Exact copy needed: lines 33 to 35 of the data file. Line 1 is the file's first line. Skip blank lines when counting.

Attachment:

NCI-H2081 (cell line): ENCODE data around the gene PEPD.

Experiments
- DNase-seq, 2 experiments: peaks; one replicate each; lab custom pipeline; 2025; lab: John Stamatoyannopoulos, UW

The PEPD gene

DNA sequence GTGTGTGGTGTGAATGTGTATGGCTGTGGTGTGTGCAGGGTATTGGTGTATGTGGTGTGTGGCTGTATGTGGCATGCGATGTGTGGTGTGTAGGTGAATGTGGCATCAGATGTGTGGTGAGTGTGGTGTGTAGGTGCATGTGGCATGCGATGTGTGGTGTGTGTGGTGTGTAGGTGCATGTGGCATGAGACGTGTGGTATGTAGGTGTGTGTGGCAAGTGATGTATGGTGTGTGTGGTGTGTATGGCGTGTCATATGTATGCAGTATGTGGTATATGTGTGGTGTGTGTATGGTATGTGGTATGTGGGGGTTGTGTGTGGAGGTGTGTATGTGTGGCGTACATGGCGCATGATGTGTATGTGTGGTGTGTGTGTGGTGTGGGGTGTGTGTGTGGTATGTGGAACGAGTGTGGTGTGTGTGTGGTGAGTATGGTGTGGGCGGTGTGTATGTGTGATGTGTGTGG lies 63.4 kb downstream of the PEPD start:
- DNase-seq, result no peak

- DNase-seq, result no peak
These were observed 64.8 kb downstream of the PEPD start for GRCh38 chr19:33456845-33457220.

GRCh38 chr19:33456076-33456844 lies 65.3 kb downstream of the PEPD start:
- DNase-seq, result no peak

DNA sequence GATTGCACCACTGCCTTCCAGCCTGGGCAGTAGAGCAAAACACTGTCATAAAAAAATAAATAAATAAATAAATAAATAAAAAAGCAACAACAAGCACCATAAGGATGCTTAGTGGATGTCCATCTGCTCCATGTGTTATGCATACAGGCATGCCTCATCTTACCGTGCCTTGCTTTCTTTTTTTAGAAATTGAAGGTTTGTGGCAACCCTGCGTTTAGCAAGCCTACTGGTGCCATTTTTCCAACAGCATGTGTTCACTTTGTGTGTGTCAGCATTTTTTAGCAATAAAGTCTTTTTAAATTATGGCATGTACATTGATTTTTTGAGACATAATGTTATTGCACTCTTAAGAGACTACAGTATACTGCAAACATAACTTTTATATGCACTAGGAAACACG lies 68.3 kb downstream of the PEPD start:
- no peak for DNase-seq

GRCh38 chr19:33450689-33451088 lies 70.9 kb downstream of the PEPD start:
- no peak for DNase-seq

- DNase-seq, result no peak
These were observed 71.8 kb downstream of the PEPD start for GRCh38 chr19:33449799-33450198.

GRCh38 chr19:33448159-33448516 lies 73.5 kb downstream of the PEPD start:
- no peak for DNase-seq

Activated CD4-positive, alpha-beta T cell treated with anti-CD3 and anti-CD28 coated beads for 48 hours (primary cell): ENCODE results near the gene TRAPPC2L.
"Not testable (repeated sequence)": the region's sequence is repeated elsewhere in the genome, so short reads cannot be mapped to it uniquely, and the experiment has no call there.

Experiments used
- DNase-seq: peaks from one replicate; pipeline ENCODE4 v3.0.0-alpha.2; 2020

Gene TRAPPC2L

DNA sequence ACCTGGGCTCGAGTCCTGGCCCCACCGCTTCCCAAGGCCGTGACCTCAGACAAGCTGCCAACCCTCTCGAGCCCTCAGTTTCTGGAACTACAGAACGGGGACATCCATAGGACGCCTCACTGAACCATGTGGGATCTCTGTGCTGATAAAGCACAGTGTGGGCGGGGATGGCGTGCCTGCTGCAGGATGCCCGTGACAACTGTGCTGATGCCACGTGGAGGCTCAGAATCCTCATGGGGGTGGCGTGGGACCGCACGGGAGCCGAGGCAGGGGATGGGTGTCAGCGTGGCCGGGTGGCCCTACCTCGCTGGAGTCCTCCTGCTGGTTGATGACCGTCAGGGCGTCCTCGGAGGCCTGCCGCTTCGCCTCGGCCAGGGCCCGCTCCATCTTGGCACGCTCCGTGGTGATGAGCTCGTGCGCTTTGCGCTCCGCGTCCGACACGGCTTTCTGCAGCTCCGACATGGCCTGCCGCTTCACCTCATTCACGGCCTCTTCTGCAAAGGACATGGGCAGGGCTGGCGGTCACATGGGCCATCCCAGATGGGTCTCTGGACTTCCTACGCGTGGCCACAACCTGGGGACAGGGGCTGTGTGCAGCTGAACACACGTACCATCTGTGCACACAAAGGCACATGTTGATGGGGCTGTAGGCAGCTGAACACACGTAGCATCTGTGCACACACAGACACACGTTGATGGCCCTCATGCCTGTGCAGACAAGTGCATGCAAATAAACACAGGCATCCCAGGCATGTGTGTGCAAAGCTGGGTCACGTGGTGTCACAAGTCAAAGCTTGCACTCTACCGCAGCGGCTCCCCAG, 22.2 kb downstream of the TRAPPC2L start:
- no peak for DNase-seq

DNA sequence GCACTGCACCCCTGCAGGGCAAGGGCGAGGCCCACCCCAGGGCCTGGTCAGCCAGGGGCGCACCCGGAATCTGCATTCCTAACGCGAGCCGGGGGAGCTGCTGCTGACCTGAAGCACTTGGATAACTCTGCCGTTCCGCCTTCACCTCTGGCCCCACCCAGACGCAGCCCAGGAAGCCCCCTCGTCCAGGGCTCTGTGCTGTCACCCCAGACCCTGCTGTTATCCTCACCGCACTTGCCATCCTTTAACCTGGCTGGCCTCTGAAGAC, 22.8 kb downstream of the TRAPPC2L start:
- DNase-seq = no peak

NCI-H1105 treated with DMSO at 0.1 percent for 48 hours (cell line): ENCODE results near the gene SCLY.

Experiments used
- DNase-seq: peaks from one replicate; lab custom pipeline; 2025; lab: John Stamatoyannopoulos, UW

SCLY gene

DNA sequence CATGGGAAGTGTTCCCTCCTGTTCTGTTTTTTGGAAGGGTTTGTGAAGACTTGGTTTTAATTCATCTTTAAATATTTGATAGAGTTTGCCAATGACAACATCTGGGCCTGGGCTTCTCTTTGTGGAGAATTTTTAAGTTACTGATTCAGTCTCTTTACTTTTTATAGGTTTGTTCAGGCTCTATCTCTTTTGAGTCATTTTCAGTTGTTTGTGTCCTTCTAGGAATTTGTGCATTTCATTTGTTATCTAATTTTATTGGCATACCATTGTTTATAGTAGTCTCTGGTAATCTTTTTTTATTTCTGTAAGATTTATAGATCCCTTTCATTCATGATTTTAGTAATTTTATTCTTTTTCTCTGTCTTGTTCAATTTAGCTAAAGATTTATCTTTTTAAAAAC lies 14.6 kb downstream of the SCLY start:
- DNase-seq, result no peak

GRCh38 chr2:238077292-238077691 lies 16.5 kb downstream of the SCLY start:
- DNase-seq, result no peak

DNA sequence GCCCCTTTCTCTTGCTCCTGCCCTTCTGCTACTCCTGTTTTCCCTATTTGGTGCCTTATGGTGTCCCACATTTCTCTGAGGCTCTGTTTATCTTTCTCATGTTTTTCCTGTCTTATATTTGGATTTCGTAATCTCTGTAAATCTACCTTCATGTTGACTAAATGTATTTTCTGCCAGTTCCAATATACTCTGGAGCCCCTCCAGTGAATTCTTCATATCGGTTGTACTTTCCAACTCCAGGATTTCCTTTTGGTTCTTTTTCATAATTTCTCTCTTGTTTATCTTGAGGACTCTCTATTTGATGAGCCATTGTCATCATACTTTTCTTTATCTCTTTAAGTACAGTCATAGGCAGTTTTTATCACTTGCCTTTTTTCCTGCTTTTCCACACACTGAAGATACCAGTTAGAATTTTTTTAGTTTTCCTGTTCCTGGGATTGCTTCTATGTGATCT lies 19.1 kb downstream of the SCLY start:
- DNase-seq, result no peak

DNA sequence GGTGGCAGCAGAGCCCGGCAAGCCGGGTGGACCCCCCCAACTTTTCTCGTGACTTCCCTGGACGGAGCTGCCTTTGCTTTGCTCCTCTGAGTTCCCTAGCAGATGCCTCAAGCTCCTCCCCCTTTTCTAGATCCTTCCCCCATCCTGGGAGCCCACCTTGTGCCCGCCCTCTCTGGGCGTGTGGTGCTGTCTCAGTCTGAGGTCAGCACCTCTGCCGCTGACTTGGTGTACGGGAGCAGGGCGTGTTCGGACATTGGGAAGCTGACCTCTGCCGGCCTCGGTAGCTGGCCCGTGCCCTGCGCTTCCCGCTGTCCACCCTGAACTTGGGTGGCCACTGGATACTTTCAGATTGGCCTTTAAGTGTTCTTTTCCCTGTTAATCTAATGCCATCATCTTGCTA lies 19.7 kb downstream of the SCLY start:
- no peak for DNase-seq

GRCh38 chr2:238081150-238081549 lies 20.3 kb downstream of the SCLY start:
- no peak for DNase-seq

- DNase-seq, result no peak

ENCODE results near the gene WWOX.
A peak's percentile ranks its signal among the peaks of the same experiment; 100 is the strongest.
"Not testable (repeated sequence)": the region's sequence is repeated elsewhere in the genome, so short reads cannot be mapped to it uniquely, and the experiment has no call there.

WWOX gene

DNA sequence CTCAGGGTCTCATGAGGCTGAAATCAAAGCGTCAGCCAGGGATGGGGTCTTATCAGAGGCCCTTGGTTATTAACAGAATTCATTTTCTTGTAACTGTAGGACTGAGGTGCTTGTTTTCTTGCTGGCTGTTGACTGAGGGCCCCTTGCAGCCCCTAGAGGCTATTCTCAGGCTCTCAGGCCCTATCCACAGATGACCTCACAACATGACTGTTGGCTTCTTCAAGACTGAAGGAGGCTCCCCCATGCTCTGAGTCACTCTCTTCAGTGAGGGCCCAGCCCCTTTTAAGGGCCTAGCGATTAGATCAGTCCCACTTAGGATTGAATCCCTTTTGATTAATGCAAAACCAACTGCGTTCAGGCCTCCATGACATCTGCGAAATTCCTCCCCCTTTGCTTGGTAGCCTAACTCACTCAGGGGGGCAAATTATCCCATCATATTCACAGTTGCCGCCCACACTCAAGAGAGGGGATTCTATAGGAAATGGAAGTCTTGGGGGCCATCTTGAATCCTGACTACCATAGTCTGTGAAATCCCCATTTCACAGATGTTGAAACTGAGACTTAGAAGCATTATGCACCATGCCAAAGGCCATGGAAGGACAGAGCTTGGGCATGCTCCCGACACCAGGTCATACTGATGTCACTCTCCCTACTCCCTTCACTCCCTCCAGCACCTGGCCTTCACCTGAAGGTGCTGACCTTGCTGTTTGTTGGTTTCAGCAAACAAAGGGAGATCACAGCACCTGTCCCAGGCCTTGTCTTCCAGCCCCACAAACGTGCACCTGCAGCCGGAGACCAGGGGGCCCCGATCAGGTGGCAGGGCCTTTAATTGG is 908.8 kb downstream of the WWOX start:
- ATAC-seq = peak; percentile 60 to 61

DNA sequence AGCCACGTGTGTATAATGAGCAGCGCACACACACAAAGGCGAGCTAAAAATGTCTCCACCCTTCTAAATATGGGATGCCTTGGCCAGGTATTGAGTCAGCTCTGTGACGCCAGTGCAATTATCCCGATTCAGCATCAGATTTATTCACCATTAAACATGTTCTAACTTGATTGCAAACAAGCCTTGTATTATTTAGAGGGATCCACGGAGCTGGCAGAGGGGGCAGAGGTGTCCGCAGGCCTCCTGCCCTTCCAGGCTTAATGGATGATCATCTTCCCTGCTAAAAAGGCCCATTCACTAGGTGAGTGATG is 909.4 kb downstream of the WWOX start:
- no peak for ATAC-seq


- DNase-seq, result no peak

GRCh38 chr2:238077292-238077691 lies 16.5 kb downstream of the SCLY start:
- DNase-seq, result no peak